Cider is having a moment. No longer a frumpy American Colonial beverage, it is becoming the surprise ingénue on the beverage scene.
Until recently, though, the only cider that ever caught my fancy was Eric Bordelet's profound and delicate cider made from heirloom varieties of apples or pears, especially his Poiré Granit from 300-year-old trees. The French ciders from this former sommelier are extraordinary — off-dry, wonderfully aromatic, slightly pétillant or bubbly with a complexity and finish that some Champagnes could envy.
It turns out Randall Grahm, the genie and muse behind Bonny Doon Vineyard, the Santa Cruz estate he founded back in 1983, had the same experience when he tasted Bordelet's pear and apple ciders, and French-style cidre became a newfound passion.
Grahm has been tremendously successful with Bonny Doon, but he's a restless, dynamically creative soul. And a few years ago, frustrated with the wine business, he was in search of a new project.
Why not try making it? How hard could it be? Its history and tradition appealed to him. But also the fact that it's low in alcohol, fits in with the locavore movement and could be seen as a gluten-free alternative to beer.
When I tasted his French-style cider called, with his typical word play, ¿Querry? (as opposed to perry, pear cider — or Winter Nélis Sparkling Perry in Grahm's version), I was impressed. The Q stands for quince.
¿Querry? is dry and fine-textured, with a warm sweet perfume and the slight bitterness that quince brings. And it is just 6.9% alcohol, about half that of a typical wine. Every bit as pleasurable to drink as Bordelet's French ciders, it turns out this is only Grahm's second production and the first year for quince. The first year (2010), he had to throw out the batch when the bottles exploded. "Definitely cider maker error involved," he recalls. "It was delicious, but the bottles were explosive!"
Grahm says he was so enamored of Bordelet's ciders but realized he wouldn't be able to get the same sort of intensity with the varieties of pears we have in California. "The solution is to blend in other fruits with more acidity and tannin to make a balanced cider. And I thought quince would give me the fragrance I was seeking and the astringency."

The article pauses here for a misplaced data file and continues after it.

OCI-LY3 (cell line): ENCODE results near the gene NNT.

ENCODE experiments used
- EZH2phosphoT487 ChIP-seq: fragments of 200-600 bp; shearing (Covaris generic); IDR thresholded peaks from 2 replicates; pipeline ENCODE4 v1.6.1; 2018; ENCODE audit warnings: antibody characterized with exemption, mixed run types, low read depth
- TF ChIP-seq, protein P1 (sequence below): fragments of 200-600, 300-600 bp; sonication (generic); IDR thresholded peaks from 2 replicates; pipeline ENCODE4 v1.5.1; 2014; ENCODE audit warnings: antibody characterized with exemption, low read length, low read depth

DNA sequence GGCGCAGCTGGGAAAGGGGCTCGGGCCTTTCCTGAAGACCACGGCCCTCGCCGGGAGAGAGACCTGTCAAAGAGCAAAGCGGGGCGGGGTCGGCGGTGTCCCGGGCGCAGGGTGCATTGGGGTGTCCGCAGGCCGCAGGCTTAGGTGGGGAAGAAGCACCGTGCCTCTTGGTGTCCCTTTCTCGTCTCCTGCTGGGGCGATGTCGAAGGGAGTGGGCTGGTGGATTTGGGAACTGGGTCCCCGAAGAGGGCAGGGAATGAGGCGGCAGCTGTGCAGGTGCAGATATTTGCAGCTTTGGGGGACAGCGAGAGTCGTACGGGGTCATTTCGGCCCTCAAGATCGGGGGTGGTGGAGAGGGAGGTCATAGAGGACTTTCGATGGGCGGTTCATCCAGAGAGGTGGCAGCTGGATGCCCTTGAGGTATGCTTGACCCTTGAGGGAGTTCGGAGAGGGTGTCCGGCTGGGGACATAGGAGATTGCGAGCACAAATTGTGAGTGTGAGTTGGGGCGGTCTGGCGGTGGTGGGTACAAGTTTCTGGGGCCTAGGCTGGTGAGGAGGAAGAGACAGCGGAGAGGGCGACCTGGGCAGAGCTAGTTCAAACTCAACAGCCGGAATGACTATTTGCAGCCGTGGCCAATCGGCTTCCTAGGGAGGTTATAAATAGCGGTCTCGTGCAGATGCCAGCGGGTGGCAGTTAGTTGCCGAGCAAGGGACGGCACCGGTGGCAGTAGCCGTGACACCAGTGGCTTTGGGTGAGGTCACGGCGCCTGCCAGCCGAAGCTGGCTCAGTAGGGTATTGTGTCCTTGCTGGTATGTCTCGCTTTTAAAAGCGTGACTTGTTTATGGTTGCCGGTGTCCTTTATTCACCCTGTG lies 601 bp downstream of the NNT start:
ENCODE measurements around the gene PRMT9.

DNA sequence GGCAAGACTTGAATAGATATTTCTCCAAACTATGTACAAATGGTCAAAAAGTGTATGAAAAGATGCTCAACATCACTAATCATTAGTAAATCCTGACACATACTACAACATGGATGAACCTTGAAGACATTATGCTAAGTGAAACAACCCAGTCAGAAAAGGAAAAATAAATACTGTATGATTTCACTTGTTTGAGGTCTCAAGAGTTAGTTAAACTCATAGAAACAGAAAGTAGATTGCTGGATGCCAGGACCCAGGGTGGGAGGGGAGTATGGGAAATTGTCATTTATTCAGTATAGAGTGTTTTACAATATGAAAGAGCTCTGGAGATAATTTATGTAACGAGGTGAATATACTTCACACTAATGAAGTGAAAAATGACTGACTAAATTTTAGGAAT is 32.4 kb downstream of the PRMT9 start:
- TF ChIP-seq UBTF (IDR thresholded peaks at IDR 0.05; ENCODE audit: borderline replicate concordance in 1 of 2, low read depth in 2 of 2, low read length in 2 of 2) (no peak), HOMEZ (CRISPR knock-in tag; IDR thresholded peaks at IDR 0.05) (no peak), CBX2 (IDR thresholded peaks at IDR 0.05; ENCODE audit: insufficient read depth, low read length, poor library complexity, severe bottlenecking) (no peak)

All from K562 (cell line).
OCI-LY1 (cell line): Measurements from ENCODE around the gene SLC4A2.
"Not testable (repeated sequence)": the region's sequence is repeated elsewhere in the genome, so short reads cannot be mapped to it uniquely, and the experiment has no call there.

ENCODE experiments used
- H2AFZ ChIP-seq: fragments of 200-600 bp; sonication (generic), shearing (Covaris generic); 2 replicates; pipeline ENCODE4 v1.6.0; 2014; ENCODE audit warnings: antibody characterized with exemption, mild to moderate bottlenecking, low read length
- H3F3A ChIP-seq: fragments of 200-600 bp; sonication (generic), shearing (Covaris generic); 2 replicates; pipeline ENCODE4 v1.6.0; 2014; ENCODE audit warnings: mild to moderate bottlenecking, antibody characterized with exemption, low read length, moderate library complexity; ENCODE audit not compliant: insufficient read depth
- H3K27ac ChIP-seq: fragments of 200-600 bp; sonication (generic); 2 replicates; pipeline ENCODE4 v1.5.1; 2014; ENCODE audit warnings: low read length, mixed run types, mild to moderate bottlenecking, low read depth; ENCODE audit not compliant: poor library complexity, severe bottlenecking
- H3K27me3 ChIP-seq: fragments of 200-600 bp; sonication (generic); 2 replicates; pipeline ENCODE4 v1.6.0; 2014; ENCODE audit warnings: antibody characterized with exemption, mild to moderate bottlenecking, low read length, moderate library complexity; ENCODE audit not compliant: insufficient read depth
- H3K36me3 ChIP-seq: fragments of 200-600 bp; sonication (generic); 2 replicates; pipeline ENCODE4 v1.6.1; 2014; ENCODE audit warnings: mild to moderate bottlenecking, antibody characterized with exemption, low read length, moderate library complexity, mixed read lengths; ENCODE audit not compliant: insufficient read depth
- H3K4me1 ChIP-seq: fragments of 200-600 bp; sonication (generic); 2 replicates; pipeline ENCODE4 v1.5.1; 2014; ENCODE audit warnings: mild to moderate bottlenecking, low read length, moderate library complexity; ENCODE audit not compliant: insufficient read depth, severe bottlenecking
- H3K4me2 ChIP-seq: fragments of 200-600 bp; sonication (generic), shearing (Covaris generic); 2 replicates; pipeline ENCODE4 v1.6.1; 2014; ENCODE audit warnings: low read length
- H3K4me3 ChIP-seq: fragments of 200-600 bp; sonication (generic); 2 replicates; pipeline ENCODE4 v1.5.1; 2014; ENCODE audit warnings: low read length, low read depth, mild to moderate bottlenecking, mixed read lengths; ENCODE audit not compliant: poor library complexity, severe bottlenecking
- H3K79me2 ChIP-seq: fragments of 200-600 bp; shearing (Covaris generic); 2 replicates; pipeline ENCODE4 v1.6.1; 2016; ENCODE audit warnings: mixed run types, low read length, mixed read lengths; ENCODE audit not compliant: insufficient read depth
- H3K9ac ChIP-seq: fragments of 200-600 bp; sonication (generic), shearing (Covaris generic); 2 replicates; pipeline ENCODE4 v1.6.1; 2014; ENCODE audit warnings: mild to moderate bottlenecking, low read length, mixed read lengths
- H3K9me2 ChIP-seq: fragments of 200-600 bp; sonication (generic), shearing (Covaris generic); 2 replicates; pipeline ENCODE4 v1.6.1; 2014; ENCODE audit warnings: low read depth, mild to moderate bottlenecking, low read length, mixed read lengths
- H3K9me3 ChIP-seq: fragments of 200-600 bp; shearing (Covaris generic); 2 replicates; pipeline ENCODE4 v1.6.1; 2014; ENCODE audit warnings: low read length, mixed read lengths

¿Querry?, in fact, is made with a whole rock band of fruit. Seckel and Bartlett pears. Pink Pearl, Macintosh, Pippin and crab apples (for astringency and acidity). Plus two kinds of quince. Because quince gives so little juice, he milled the fruit rather than pressing it and then filled giant tea bags with the pulp and suspended it in the fermenting pear and apple juice to infuse it with the fragrance of quince. The cider was fermented with indigenous yeast and then underwent a second fermentation in the bottle with cultured yeast.
As I'm writing this, he's pressing the fruit for this year's cider, which he's determined to make in a slightly less labor-intensive manner, the better to keep the price low. (A bottle sells for about $14, another cider advantage.) He's been able to get some heirloom pears for this batch too, including Forrelle and Beurre Hardy.
Right now, he says, sommeliers are looking for interesting products from America. "A lot of people would love to serve American wines if they could find ones closer to their sensibility — elegant, refined and restrained in alcohol — and cider is just that."
Randall Grahm's 2011 Bonny Doon Vineyard ciders, Winter Nélis Sparkling Perry and ¿Querry?, cost about $14 a bottle.
Available at Buzz Wine & Beer Shop in Los Angeles, (213) 622-2222, buzzwinebeershop.com; the Cheese Store of Beverly Hills, (310) 278-2855 and (800) 547-1515, John and Pete's Fine Wines & Spirits in West Hollywood, (310) 657-3080, Lincoln Fine Wines in Venice, (310) 392-7816; and the Oaks Gourmet Market in Los Angeles, (323) 871-8894. Restaurants that pour his ciders include Papilles in Hollywood.
Randall Grahm is not the only artisan in California experimenting with cider. French chef Remi Lauvand is working on a cider too, based on his grandmother's recipe.
"It's a very unusual and complicated one," Lauvand says. "On her table, there was always water, wine — and her homemade cider. We all drank it as kids. And we always hoped she never ran out of it."
He doesn't have her exact recipe, so he's had to re-create the taste. Hers involved more ingredients than just fruit. He remembers she used a number of botanicals, herbs and spices. "It was much more of a brewing process than just crushing fruit and fermenting it, though no grain is involved."
His first batches were disasters. "We tasted, and I had to dump so much. But that just got me even more excited. I needed to figure it out." After switching to wild yeasts and cultiviating it like you would a sourdough, he's finally got the recipe down. Now he just has to find a commercial space where he can make it.
And the name? "Oh, boy. That's still the wild card!"